Flickr F*ck

It’s the Dropbox rip-off all over again!

I’ve just been reminded today that my picture albums are about to be taken hostage. Not long after Yahoo had sold Flickr to SmugMug, they announced drastic changes in their policy. Their offering was too good and not profitable enough so they decided to jack up their price and radically reduce the advantages of free accounts. By doing so they are seriously screwing up their existing customers in what amounts to nothing less than corporate highway robbery!

The free accounts will be reduced to 1,000 photos and videos (instead of 1 Tb). Customers can update to Flickr Pro to have unlimited storage for C$65.88 (C$5.49 / mo) in a scheme that is basically upgrade or die! We have until January 8th to decide, after that our accounts will be frozen until February 5th, when the excess pictures will be DELETED! That’s outrageous!

This puts me in quite a dilemma. Since it has been one of the best sharing photos sites, I’ve been using the Flickr free account a lot for a while—although I’ve almost stopped using it since I upgraded to MacOS Mojave because the Photos app doesn’t allow us to easily upload to Flickr anymore. However, I still have 57 photo albums on it, which contains over 3000 pictures (0.6% of 1 Tb). 

So, should I upgrade or not? If I don’t I will lose my albums—but it doesn’t really matter since all those pictures are still in my Photos libraries anyway. It is just that there, I cannot share those pictures. And I don’t really want to pay yet another subscription service (I am already paying for several of them) and I am already using other services that could serve as Flickr alternative — although not as good… What are the photo sharing options that I already have?

  • Adobe Portfolio included with my Adobe Creative Cloud Photography plan (US$137.83 for 20 Gb, Photoshop, Lightroom) but seems to double the use of WordPress. Although the whole Adobe Creative Cloud offers A LOT of potential that I still have to explore…
  • Amazon Photo unlimited photo storage (plus 5 Gb for video and files) already included with my Amazon Prime subscription (C$79), but you can share only links and is not web-based like Flickr was… (Ex.: Cats 2017-18) 
  • Dropbox free (using 37% of 6.8 Gb) but not able to easily share files anymore (unless I pay C$129 for 1 Tb or C$279 for 2 Tb & Showcase)
  • Facebook free, but not very practical (any limits?)
  • Google Photo free (using 6.3% of 15 Gb) but not practical because you can share only links (ex: Blogger album or Flower 2018 [from Flickr])
  • iCloud I am already paying $3.99 for 200 Gb (so far using only 40%) to host my pictures, but there’s no real option to share pictures or albums…
  • Imgurfree, no limit (sounds great! But doesn’t look very elegant)
  • Instagram free & cute, but again not very practical for photo albums
  • Photobucketfree, slow, offers only 2.5 Gb (2% used) with very intrusive ads (or pay $48.36 for 25 Gb)
  • Pinterest free, but not very practical for photo albums (good to pins pics from other sites though)
  • Vimeo250 Gb included with my Plus subscription ($108), but it’s for video only and would be superfluous and redundant if I go with WordPress Premium…
  • WordPress included with my Personal hosting ($48) I already have 6 Gb (using only 48%), but I am considering upgrading to Premium for 13 Gb ($96 but it also includes advanced social media, simple payments, site monetization and video support), but no nice way to share large albums. But I am sure I could work out something… (there are widgets for Gallery or Instagram)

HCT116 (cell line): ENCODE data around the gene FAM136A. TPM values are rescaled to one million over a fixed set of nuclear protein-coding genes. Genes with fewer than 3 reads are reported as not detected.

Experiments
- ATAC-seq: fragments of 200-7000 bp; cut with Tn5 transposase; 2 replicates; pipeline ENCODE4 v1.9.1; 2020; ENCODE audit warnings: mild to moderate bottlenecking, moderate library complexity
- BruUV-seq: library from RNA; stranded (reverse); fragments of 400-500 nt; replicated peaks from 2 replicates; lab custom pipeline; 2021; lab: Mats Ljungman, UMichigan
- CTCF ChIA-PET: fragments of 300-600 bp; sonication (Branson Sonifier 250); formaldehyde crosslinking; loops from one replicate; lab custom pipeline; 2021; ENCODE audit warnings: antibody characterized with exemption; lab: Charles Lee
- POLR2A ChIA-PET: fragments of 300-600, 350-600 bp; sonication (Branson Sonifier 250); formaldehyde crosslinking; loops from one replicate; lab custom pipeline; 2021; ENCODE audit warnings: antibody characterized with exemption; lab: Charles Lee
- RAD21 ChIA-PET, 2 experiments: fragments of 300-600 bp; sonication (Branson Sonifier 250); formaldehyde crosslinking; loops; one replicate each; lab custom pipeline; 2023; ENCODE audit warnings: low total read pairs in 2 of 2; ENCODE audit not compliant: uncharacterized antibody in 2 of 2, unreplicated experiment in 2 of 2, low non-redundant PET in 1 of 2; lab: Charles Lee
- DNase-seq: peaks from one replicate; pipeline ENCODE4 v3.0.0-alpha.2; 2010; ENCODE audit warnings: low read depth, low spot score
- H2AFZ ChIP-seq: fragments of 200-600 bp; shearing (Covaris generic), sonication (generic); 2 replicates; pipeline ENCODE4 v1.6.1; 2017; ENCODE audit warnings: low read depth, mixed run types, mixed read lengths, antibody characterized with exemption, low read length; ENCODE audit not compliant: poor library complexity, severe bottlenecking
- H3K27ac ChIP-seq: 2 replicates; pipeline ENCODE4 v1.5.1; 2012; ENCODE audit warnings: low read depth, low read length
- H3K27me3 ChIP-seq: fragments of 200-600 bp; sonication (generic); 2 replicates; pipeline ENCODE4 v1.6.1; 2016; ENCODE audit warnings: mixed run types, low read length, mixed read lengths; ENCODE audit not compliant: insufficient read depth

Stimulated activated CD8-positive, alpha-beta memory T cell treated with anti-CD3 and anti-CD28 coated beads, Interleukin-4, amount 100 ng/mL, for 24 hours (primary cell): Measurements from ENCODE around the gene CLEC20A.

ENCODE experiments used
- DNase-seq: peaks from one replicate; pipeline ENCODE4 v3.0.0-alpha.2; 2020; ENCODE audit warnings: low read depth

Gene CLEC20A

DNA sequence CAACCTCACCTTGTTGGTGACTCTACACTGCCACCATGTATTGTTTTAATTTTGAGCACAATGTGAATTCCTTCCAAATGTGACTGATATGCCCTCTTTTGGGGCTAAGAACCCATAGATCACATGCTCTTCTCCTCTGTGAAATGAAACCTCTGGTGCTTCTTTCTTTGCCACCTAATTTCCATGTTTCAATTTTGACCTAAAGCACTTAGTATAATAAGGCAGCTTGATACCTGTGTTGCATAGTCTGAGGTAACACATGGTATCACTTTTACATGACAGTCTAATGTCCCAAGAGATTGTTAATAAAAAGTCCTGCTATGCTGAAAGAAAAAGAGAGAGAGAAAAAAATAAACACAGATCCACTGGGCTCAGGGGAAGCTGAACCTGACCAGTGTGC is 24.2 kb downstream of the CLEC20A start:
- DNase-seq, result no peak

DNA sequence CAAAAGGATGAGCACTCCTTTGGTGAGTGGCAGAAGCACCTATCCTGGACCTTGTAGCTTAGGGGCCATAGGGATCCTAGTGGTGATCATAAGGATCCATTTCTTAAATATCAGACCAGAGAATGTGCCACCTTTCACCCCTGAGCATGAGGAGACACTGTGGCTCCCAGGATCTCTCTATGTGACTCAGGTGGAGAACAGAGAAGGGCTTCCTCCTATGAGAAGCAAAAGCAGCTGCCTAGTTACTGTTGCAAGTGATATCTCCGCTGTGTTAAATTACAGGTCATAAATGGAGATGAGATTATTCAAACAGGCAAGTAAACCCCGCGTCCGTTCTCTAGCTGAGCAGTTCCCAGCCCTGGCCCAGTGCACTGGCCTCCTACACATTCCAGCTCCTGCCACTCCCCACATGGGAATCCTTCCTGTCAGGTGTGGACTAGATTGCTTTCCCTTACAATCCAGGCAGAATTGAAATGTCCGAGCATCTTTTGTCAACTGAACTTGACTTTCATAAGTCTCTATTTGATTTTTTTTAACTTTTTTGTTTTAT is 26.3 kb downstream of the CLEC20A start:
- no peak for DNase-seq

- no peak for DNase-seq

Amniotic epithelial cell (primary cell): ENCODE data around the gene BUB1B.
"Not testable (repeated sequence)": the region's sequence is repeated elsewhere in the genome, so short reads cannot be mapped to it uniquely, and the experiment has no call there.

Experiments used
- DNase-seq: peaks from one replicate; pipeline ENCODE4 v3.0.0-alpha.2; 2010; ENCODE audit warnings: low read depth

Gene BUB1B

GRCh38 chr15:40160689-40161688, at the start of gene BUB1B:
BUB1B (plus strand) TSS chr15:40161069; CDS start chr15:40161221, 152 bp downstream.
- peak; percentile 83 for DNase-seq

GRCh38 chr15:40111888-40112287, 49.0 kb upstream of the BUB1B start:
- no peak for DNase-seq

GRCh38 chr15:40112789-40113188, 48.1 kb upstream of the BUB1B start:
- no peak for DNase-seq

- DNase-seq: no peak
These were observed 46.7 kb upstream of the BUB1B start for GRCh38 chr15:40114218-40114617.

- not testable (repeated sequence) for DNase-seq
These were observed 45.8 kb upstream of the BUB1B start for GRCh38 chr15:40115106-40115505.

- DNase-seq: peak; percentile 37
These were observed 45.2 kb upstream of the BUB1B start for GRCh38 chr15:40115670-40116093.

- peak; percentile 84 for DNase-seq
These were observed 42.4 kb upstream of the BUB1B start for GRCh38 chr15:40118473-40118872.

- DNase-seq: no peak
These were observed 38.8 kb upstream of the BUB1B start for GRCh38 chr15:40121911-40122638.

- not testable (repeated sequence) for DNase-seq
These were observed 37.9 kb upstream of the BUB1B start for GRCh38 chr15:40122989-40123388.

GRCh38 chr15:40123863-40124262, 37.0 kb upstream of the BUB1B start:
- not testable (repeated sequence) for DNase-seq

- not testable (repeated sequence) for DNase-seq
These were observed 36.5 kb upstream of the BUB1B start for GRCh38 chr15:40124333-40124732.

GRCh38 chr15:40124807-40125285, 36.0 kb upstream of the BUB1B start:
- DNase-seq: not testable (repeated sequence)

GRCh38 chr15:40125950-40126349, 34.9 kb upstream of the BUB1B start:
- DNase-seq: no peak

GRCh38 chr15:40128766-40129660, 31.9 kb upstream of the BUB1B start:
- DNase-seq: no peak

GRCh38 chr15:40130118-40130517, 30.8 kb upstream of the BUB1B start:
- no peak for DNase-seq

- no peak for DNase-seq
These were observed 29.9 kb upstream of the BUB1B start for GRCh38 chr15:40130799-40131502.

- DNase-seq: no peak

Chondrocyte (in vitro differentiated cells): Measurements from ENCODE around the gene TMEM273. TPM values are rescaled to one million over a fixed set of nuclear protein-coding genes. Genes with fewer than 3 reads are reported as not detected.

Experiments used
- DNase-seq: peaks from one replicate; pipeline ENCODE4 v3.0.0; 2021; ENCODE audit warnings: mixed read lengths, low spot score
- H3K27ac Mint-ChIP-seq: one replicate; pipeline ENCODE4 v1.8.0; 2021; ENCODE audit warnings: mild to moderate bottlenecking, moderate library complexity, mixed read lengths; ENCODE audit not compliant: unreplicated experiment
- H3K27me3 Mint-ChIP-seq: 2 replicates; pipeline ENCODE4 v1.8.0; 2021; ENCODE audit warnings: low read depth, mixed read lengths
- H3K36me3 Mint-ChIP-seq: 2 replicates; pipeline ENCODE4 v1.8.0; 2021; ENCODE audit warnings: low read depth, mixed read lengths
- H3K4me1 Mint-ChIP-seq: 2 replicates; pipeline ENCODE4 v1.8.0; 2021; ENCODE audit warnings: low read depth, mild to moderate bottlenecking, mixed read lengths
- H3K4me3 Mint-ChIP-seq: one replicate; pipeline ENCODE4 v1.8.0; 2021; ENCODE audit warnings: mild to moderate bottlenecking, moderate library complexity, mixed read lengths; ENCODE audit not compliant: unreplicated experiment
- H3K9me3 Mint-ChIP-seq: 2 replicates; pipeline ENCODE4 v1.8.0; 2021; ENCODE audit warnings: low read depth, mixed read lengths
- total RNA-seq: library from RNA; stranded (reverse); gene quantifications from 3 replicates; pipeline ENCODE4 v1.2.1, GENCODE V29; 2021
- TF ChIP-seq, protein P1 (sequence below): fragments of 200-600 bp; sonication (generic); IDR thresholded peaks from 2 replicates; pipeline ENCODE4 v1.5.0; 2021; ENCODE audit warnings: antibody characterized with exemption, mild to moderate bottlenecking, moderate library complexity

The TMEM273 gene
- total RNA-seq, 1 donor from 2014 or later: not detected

After testing (again) all those alternatives (wasting an entire afternoon of writing doing so) I sadly report that none of them seems totally satisfactory. However, I refuse to pay the ransom that Flicker is asking for my picture albumsF*ck you Flickr !

I’ll probably workout something on WordPress, either directly or create a page that forward to a subsidiary site (Amazon, Google or Imgur) through links… We’ll see.

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Calder

Alexander Calder : un inventeur radicalMercredi nous avons profité d’un rendez-vous en ville pour aller visiter l’exposition Alexander Calder : un inventeur radical au Musée des Beaux-arts de Montréal. Cette retrospective des oeuvres de l’artiste Américain, qui se tient au MBAM du 21 septembre 2018 au 24 février 2019, offre 150 œuvres et documents qui représentent bien les différentes périodes de cet artiste multidisciplinaire. Comme d’habitude, je vous offre ici quelques memento de ma visite…

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Zone Out

Zone OutKindergarten teacher, Chinatsu is always in a state of stress. And it is at this moment that a pupil of her class is murdered. Totally distraught, Chinatsu begins to sink into a world of illusion that she can not control. (FFM)

I don’t know what they have put in the water of that city but all the characters in this movie offer a whole catalog of mental illness: Chinatsu, a kindergarten teacher, cracks under the pressure brought by all those helicopter parents and develops schizophrenia; her acupuncture doctor, Yuichi, suffers from Capgras syndrome; Naoto, a salesman bullied by his seniors, has nomophobia; Akamatsu, the convenience store clerk, suffers from Asperger; Mitsuki, Haruka’s mother, suffer from Munchausen syndrome, etc. I guess it was the purpose of the director to show with this docudrama-style movie what it is to have such illness and how difficult it can be for the families.

It is a very dark movie and the end result is, unfortunately, barely average. The storytelling is awkward and not particularly skillful, the photography feels amateurish and the acting is so-so — although, the main actress is very charming and switching the actors who plays the two Yuichi toward the end of the movie in order to unexpectedly show the schizophrenia of Chinatsu is, I must say, quite brilliant. Also, the movie is really not well served by the poor translation (in the subtitles). When I noticed two typos in the very first sentence of the movie, I knew that this would spell trouble! (unless they made it on purpose to make us feel crazy!) If it was not already obvious with the production quality, the horrible translation really smelled of tiny budget…